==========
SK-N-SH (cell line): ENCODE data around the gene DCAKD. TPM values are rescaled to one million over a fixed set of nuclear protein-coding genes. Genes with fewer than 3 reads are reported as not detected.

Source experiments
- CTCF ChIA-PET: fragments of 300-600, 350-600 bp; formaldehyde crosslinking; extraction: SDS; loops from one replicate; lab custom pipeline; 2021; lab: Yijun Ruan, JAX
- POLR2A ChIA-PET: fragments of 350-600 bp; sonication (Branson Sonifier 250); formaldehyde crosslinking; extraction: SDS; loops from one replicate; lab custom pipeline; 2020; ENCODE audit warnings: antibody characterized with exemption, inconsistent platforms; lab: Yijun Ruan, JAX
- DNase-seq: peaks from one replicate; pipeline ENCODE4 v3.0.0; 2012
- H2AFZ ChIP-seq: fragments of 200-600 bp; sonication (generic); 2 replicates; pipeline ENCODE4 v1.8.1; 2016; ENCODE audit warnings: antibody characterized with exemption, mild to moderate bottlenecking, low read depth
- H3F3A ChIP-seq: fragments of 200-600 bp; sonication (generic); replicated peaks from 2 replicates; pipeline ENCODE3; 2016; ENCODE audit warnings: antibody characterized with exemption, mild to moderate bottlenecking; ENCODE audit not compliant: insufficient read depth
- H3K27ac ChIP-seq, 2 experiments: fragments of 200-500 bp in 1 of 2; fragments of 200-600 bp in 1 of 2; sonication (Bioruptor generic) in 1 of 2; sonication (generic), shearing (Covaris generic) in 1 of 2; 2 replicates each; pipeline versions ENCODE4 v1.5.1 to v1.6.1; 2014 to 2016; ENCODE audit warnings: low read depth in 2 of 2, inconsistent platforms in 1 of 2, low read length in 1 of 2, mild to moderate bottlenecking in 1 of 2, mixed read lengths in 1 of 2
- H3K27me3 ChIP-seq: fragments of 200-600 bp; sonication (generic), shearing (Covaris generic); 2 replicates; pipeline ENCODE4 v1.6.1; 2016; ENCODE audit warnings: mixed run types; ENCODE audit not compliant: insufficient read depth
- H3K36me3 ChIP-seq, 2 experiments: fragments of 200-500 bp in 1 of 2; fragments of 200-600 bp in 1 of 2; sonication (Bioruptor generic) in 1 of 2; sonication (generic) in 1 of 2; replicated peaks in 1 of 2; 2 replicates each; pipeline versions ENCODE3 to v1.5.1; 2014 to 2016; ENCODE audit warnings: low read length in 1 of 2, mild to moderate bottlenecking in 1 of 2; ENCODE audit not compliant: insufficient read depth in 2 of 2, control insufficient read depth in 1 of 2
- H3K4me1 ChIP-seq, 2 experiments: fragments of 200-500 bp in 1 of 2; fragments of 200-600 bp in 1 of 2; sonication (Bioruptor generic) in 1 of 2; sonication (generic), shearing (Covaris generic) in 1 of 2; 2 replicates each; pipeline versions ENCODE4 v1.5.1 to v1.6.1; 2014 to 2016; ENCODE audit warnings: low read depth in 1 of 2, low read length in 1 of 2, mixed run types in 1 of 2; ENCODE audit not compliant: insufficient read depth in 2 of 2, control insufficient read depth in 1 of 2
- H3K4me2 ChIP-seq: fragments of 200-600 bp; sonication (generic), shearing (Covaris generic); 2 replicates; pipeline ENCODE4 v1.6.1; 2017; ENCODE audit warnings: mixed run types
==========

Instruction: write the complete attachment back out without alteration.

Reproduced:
SK-N-SH (cell line): ENCODE data around the gene DCAKD. TPM values are rescaled to one million over a fixed set of nuclear protein-coding genes. Genes with fewer than 3 reads are reported as not detected.

Source experiments
- CTCF ChIA-PET: fragments of 300-600, 350-600 bp; formaldehyde crosslinking; extraction: SDS; loops from one replicate; lab custom pipeline; 2021; lab: Yijun Ruan, JAX
- POLR2A ChIA-PET: fragments of 350-600 bp; sonication (Branson Sonifier 250); formaldehyde crosslinking; extraction: SDS; loops from one replicate; lab custom pipeline; 2020; ENCODE audit warnings: antibody characterized with exemption, inconsistent platforms; lab: Yijun Ruan, JAX
- DNase-seq: peaks from one replicate; pipeline ENCODE4 v3.0.0; 2012
- H2AFZ ChIP-seq: fragments of 200-600 bp; sonication (generic); 2 replicates; pipeline ENCODE4 v1.8.1; 2016; ENCODE audit warnings: antibody characterized with exemption, mild to moderate bottlenecking, low read depth
- H3F3A ChIP-seq: fragments of 200-600 bp; sonication (generic); replicated peaks from 2 replicates; pipeline ENCODE3; 2016; ENCODE audit warnings: antibody characterized with exemption, mild to moderate bottlenecking; ENCODE audit not compliant: insufficient read depth
- H3K27ac ChIP-seq, 2 experiments: fragments of 200-500 bp in 1 of 2; fragments of 200-600 bp in 1 of 2; sonication (Bioruptor generic) in 1 of 2; sonication (generic), shearing (Covaris generic) in 1 of 2; 2 replicates each; pipeline versions ENCODE4 v1.5.1 to v1.6.1; 2014 to 2016; ENCODE audit warnings: low read depth in 2 of 2, inconsistent platforms in 1 of 2, low read length in 1 of 2, mild to moderate bottlenecking in 1 of 2, mixed read lengths in 1 of 2
- H3K27me3 ChIP-seq: fragments of 200-600 bp; sonication (generic), shearing (Covaris generic); 2 replicates; pipeline ENCODE4 v1.6.1; 2016; ENCODE audit warnings: mixed run types; ENCODE audit not compliant: insufficient read depth
- H3K36me3 ChIP-seq, 2 experiments: fragments of 200-500 bp in 1 of 2; fragments of 200-600 bp in 1 of 2; sonication (Bioruptor generic) in 1 of 2; sonication (generic) in 1 of 2; replicated peaks in 1 of 2; 2 replicates each; pipeline versions ENCODE3 to v1.5.1; 2014 to 2016; ENCODE audit warnings: low read length in 1 of 2, mild to moderate bottlenecking in 1 of 2; ENCODE audit not compliant: insufficient read depth in 2 of 2, control insufficient read depth in 1 of 2
- H3K4me1 ChIP-seq, 2 experiments: fragments of 200-500 bp in 1 of 2; fragments of 200-600 bp in 1 of 2; sonication (Bioruptor generic) in 1 of 2; sonication (generic), shearing (Covaris generic) in 1 of 2; 2 replicates each; pipeline versions ENCODE4 v1.5.1 to v1.6.1; 2014 to 2016; ENCODE audit warnings: low read depth in 1 of 2, low read length in 1 of 2, mixed run types in 1 of 2; ENCODE audit not compliant: insufficient read depth in 2 of 2, control insufficient read depth in 1 of 2
- H3K4me2 ChIP-seq: fragments of 200-600 bp; sonication (generic), shearing (Covaris generic); 2 replicates; pipeline ENCODE4 v1.6.1; 2017; ENCODE audit warnings: mixed run types